(A) Immunohistochemistry of E9.5 Wnt1Cre;R26RTOM+ embryo, showing SOX10+/Wnt1TOM+ neural crest cells (NCCs) migrating in the head and trunk. Note post-otic vesicle incision (dashed lines), showing separation between cranial and trunk portions. (B and C) t-SNE embedding shows 1107 cells (points) from mouse E9.5 Wnt1Cre/R26RTomato trunk. The embedding reflects spatiotemporal aspects of neural crest (NC) development. Twelve major clusters of transcriptionally similar cells (colors) correspond to different stages of NC and ventral neural tube (vNT) development. (D) Analysis of RNA velocity shows major directions of cell progression in transcriptional space. The arrow start and end points indicate observed-current and predicted-future cell states, respectively. (E) Gene markers (cluster-specific) link NC clusters to developmental states. (F) Anatomical localization of NC clusters inferred from in situ sequencing of 32 cluster-specific genes in E9.5 sections (representative trunk section). Cell identity of vNT, which was not captured in the single-cell dataset, is imputed using the observed NC and NT clusters. (G) Characteristic gene expression patterns as detected by scRNA-seq (upper) and in situ sequencing (bottom) of a representative trunk section (see data S11 for others). (H) Transcriptional dynamics around delamination illustrate relationships between previously unknown and known markers. Cells of pre-EMT, delaminatory, and early migratory clusters were ordered by their delamination pseudotime, estimated using a principal curve. (I) scRNA-seq data predicts specific Dlx5 expression around delamination (left), validated through immunochemistry (right).

Analysis of transcriptional heterogeneity (7) separates neural tube and neural crest populations into two compartments (6) (Fig. 1, B, C, and E, and fig. S1, F and G). These are connected by two “bridges,” corresponding to neural crest delamination [marked by activation of epithelial-to-mesenchymal transition (EMT) drivers such as Snai1] (6) (Fig. 1, G to I, and fig. S1C) and neurogenesis processes [marked by proneurogenic transcription factors (TFs)] (fig. S2, B to E). Estimates of RNA velocity, which predict the direction in which cells are moving in transcriptional space (8), show a convergent velocity pattern in the neurogenesis bridge, reflecting convergence of neural crest and neural tube neurogenesis programs (Fig. 1D). By contrast, the delaminating bridge shows pronounced movement from the neural tube toward differentiating neural crest cells. Although delamination of neural crest has been viewed as an abrupt transition of pre-EMT to migrating neural crest (9), our data reveal an extensive sequence of transcriptional events that unfold during delamination and early migration (Fig. 1, B, H, and I; fig. S1C; and table S2).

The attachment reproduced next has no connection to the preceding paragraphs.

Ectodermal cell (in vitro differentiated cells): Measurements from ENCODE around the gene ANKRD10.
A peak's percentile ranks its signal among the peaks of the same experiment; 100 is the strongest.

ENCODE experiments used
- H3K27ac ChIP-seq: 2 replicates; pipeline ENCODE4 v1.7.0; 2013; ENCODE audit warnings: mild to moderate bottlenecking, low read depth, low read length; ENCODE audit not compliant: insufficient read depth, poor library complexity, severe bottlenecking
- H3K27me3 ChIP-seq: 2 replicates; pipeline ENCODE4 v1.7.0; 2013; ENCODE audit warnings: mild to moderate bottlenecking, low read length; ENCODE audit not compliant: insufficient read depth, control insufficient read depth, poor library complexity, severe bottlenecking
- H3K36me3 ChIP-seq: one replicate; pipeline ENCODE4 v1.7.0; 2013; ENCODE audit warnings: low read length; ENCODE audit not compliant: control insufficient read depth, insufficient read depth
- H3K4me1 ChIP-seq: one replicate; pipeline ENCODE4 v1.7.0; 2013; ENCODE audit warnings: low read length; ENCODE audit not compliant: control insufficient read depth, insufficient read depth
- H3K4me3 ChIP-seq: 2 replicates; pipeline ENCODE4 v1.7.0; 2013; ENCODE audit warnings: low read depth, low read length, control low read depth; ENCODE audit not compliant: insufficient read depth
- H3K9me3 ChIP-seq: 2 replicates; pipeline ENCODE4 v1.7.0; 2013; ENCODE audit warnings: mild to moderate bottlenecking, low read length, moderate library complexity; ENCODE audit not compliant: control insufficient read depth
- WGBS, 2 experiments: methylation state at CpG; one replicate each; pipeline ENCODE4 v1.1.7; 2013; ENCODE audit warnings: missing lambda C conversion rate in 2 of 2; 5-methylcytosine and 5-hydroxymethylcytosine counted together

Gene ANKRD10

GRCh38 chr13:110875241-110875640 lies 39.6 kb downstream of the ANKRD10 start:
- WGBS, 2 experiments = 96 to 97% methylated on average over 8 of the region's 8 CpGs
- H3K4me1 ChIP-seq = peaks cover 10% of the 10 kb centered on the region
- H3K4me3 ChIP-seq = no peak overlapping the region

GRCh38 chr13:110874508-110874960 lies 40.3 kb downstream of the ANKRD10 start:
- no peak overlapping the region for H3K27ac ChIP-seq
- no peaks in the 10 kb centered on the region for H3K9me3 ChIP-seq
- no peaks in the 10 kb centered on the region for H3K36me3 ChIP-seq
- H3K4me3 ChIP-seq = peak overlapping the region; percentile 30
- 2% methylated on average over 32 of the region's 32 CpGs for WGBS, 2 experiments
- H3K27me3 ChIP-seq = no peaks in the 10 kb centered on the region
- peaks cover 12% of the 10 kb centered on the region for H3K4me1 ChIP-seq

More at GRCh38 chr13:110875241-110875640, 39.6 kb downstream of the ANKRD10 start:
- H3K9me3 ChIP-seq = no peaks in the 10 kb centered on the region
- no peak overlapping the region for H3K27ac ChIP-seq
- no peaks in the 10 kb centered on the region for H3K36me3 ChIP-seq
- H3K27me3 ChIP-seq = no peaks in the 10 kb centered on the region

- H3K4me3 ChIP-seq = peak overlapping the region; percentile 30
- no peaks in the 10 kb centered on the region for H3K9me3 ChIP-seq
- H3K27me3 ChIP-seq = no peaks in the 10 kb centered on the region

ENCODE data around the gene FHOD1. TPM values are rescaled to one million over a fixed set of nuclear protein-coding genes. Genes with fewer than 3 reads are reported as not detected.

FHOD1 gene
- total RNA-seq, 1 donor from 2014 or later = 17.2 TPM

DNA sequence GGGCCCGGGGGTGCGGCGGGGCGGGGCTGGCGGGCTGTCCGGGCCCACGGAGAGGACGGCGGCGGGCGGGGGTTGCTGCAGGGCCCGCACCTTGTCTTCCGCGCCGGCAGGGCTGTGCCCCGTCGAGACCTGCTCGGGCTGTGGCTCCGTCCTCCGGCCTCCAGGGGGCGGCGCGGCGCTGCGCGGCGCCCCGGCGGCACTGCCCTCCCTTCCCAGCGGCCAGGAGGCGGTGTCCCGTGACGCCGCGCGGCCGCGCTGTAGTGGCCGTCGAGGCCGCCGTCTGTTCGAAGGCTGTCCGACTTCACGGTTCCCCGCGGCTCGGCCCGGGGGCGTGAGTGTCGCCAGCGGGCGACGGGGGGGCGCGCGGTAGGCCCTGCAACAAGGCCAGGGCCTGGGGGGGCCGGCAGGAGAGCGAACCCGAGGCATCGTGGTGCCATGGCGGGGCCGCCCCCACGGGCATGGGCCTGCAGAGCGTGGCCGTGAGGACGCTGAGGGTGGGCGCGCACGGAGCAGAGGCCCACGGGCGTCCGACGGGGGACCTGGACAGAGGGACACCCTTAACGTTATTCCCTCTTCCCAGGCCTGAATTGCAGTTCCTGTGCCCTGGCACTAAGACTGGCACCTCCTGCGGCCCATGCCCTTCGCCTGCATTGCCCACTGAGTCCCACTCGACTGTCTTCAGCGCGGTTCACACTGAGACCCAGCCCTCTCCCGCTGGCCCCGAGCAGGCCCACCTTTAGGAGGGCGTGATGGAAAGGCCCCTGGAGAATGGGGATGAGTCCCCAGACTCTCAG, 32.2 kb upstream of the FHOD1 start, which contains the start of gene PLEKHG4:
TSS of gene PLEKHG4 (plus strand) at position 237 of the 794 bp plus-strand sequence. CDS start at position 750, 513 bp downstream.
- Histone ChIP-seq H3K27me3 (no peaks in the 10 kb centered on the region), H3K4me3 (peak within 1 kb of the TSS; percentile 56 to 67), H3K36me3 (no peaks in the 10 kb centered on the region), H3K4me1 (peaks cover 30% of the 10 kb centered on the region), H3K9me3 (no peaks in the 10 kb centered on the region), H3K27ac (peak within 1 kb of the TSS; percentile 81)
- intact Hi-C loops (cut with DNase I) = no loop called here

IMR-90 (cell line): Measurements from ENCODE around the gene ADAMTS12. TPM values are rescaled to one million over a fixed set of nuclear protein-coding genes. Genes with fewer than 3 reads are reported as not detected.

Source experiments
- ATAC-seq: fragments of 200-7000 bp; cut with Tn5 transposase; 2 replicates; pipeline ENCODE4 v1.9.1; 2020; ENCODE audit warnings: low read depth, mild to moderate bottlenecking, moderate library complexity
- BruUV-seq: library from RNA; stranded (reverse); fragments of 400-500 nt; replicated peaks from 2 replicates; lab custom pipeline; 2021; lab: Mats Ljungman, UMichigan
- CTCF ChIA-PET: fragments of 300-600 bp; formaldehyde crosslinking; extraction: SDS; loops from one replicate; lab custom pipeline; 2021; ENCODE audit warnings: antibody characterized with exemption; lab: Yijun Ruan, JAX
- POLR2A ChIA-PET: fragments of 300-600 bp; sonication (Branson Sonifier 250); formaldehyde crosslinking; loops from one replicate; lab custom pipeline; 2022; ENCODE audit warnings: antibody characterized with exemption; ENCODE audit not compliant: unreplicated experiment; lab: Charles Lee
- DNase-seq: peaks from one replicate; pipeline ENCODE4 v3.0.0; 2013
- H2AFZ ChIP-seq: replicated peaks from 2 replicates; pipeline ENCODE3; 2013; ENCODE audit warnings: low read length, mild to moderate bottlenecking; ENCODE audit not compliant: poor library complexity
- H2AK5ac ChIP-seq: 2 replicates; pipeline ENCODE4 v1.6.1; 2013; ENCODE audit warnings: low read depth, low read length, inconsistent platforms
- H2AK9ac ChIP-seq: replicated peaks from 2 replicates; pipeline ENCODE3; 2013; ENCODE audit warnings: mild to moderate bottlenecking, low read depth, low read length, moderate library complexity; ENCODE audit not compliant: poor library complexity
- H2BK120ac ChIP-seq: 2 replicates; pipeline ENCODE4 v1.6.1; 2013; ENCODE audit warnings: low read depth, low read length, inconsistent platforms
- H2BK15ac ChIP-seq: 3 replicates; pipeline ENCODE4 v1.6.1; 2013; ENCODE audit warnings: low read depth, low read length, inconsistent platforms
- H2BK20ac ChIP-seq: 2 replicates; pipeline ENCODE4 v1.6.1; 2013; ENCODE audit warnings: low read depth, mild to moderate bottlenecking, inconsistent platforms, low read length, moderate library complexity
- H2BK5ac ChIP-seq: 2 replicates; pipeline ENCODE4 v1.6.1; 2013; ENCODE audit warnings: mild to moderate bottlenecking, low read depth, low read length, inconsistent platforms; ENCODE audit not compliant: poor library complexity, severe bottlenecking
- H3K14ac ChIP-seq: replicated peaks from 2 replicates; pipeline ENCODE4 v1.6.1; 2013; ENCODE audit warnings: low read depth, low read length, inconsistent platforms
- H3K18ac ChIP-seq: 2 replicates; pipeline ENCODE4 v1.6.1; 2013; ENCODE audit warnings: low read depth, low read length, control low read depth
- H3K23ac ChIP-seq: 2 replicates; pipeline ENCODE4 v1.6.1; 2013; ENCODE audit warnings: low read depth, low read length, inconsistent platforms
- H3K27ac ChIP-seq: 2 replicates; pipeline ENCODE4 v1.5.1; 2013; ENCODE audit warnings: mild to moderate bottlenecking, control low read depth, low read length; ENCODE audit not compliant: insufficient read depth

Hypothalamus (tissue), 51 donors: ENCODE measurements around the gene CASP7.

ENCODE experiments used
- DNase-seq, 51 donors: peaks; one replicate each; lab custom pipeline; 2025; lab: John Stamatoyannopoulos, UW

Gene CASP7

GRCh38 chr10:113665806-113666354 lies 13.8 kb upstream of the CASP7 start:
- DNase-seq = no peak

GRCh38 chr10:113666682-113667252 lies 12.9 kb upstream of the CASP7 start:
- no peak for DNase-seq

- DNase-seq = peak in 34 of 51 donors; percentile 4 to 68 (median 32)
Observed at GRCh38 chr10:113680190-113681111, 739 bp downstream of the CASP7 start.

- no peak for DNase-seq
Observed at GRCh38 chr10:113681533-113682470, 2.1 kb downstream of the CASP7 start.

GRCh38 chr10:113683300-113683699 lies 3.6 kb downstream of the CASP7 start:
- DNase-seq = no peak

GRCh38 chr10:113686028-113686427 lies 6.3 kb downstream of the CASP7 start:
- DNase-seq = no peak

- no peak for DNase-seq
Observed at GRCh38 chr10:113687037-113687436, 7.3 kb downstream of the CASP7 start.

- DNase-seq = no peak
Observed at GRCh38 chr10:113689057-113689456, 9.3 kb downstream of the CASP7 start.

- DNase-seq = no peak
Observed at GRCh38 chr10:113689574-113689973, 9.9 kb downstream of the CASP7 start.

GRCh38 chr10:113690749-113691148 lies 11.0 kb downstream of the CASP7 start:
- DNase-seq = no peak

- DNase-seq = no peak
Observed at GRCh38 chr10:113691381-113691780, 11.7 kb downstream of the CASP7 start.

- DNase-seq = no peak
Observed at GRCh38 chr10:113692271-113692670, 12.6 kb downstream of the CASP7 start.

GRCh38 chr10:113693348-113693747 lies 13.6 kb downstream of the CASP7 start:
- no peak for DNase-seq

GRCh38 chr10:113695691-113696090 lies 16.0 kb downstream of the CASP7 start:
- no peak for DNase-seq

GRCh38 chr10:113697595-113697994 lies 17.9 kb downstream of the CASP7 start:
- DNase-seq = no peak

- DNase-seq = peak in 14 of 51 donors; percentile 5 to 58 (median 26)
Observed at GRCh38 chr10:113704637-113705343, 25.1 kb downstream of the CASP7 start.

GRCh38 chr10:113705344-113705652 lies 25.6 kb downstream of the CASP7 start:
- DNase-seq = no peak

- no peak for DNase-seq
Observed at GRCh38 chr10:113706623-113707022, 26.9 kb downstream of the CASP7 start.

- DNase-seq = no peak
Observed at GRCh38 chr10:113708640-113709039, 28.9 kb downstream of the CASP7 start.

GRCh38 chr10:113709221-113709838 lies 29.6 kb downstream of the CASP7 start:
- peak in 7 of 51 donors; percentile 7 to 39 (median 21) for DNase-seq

This enabled us to separate the premigratory neural crest into two distinct subpopulations. The earliest, pre-EMT population, is composed of cells that have not yet started delaminating from the neural tube. It is marked by peak expression of neural plate border specifiers previously tied to NC, such as Zic1/3/5, Msx1 (9, 10), Mafb (11), and Gdf7 (12) (Fig. 1, E and G, and fig. S1C). The pre-EMT population, however, still expresses neural tube markers such as Olig3 and FoxB1 and is localized to the neural tube (Fig. 1H and fig. S1, C and F). The second, delaminating subpopulation is marked by activation of the key EMT gene Snai1 (6) and absence of Atoh1, and is accompanied by sequential transient up-regulation of a battery of genes, including Dlx5, Pak3, Pdgfra, and Hapln (Fig. 1H,I). Up-regulation of classical neural crest specifiers (Sox9, Foxd3, and Ets1) and down-regulation of many neural plate border specifiers (Zic3, Mafb, Gdf7) show variable timing across this progression, with some neuroectodermal border specifiers, such as Msx1, Msx2, Wnt3a, and Lmx1a (9, 13, 14), retaining expression in the delamination cluster. On the side opposite the neural tube, the delamination bridge connects with a subpopulation of Sox9+ cells that express Cdh11 or Itga4, genes involved in neural crest migration (15, 16), but do not yet express known markers of downstream neural crest fates (Fig. 1E). We will refer to these populations as migrating progenitors. Overall, single-cell data identify substages within the pre- and postmigratory neural crest stages (6, 9) and yield sets of marker genes for various stages (table S1).

In situ sequencing shows spatial segregation of distinct neural crest states